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Discussion, Thursday

On seniors and mental health

Continued from Page 1

It is important that they be monitored regularly especially early during a course of treatment. Drug interactions can occur for example the level of blood thinners can increase so it is very important to monitor for this.

I also want to stress that psychosocial interventions can be very effective for some individuals eg psychotherapies (talk therapies). For example There is lots of evidence that CBT (cognitive behaviour therapy) works very well. However - it may be hard to find qualified therapists in many areas.

Gregory Alan Elliott from Canada: When all is said and done, if they have a life partner who loves them, all of these challenges seem unimportant. I'd rather lose my mind and be truly loved by someone who I love, than be perfectly sane and alone.

Dr. David Conn: Thanks for your comment. Certainly having support makes experiencing mental health issues a lot easier than facing these challenges alone. I do think it is important to recognize that the challenges of mental health and dementia can have an impact on family caregivers, and in fact can increase their risk for depression. If you are supporting someone with mental health issues it is important to make sure you get support too!

Jenny charbonneau from Canada: In my opinion, seniors need professional, experienced, non-judgemental, non religious, caring, supportive, firm care from intelligent, caring, concerned, talented educated mentally well non violent experienced workers. They are hard to find.

Dr. David Conn: Hi Jenny. (I would like to mention that Kim Wilson the Executive Director of the Canadian Coalition for Senior's Mental Health is assisting me with some of these responses.) It can be a challenge to find health care providers who are trained to work with seniors with mental health issues. There are some groups working to improve the training of professionals, including the CCSMH, the National Initiative for the Care of the Elderly, and the Geriatric Education and Recruitment Initiative.

You may also want to explore the Canadian Academy of Geriatric Psychiatry, the Canadian Gerontological Nursing Association, and the Canadian Geriatrics Society. There is also a 'Care of the Elders' program that is offered by the College of Family Physicians. Certainly those who work in the field recognize that there is a shortage of trained professionals and are advocating to ensure there are more trained to work with older adults with mental health issues.

Nicole Campbell from Canada: Can you please comment on the role of physical activity and mental health. Does strength training and aerobic training improve mental health?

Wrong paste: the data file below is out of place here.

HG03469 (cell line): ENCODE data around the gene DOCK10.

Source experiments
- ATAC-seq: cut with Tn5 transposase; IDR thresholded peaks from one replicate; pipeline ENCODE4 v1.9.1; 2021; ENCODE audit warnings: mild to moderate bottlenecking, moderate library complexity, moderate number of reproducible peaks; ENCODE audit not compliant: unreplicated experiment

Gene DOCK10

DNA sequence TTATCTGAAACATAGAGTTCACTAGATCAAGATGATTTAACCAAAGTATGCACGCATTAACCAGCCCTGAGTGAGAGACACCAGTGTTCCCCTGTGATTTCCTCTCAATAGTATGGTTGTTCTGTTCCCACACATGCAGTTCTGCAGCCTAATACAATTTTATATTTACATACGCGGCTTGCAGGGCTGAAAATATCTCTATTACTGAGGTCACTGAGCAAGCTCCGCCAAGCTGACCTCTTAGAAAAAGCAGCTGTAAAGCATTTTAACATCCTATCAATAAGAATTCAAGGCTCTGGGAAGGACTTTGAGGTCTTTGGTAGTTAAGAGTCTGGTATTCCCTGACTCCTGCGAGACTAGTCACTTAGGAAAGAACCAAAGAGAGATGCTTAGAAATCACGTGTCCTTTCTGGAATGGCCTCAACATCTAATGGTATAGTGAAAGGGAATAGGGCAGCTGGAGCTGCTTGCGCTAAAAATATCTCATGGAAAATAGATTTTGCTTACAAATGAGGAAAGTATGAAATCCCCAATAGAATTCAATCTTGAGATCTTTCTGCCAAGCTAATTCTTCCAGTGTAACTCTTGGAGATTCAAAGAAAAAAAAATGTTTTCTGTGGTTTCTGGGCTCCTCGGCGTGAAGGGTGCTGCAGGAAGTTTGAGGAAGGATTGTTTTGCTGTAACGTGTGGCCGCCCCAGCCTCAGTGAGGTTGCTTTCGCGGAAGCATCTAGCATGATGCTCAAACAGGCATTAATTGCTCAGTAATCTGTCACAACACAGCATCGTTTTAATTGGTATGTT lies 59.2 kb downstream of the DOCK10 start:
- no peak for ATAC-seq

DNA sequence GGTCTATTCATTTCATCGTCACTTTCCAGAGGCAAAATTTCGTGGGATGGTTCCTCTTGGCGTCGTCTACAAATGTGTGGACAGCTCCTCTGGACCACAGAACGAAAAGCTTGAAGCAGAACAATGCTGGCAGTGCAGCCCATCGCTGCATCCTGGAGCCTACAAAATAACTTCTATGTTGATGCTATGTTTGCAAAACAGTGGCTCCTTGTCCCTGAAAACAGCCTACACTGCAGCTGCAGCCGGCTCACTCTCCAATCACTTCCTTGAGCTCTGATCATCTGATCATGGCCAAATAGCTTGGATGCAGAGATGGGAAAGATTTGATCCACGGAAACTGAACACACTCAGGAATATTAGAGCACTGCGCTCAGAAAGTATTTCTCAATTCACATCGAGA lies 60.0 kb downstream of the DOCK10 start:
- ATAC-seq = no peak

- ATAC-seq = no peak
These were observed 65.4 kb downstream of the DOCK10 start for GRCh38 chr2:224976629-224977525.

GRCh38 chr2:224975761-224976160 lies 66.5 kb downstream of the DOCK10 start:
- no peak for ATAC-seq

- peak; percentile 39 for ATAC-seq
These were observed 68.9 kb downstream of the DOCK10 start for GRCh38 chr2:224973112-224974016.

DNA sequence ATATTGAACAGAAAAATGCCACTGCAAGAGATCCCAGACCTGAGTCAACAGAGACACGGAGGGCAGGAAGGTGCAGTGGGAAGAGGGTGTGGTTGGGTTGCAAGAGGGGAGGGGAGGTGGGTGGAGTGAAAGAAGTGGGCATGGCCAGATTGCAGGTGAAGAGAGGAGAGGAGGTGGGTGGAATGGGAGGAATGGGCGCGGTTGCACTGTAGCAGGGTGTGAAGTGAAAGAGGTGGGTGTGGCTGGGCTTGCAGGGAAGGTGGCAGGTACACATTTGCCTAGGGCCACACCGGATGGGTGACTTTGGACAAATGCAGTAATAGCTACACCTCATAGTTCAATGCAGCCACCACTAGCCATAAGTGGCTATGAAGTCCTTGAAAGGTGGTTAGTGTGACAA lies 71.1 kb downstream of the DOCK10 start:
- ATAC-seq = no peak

Dr. David Conn: There have been many positive studies of the effects of exercise on mental health and especially depression, including a variety of studies of older adults. Many of these studies suggest very good benefits.

A recent scientific review of these studies was published as a Cochrane Review (a process that tries to integrate all of the best scientific studies). I'm inserting a summary below.

Overall it suggests modest benefit for depression. I believe that for severe depression exercise can help but additional interventions are generally necessary.

1: Cochrane Database Syst Rev. 2008 Oct 8;(4):CD004366.

Exercise for depression.

Mead GE, Morley W, Campbell P, Greig CA, McMurdo M, Lawlor DA.

School of Clinical Sciences and Community Health, University of Edinburgh, Room F1424, Royal Infirmary, Little France Crescent, Edinburgh, UK, EH16 4SA. gillian.e.mead@ed.ac.uk

BACKGROUND: Depression is a common and important cause of morbidity and mortality worldwide. Depression is commonly treated with antidepressants and/or psychotherapy, but some people may prefer alternative approaches such as exercise. There are a number of theoretical reasons why exercise may improve depression.

OBJECTIVES: To determine the effectiveness of exercise in the treatment of depression.

SEARCH STRATEGY: We searched Medline, Embase, Sports Discus, PsycLIT, the Cochrane Controlled Trials Register, and the Cochrane Database of Systematic Reviews for eligible studies. In addition, we hand-searched several relevant journals, contacted experts in the field, searched bibliographies of retrieved articles, and performed citation searches of identified studies. We also searched www.controlled-trials.com.

SELECTION CRITERIA: Randomized controlled trials in which exercise was compared to standard treatment, no treatment or a placebo treatment in adults (aged 18 and over) with depression, as defined by trial authors. We excluded trials of post-natal depression.

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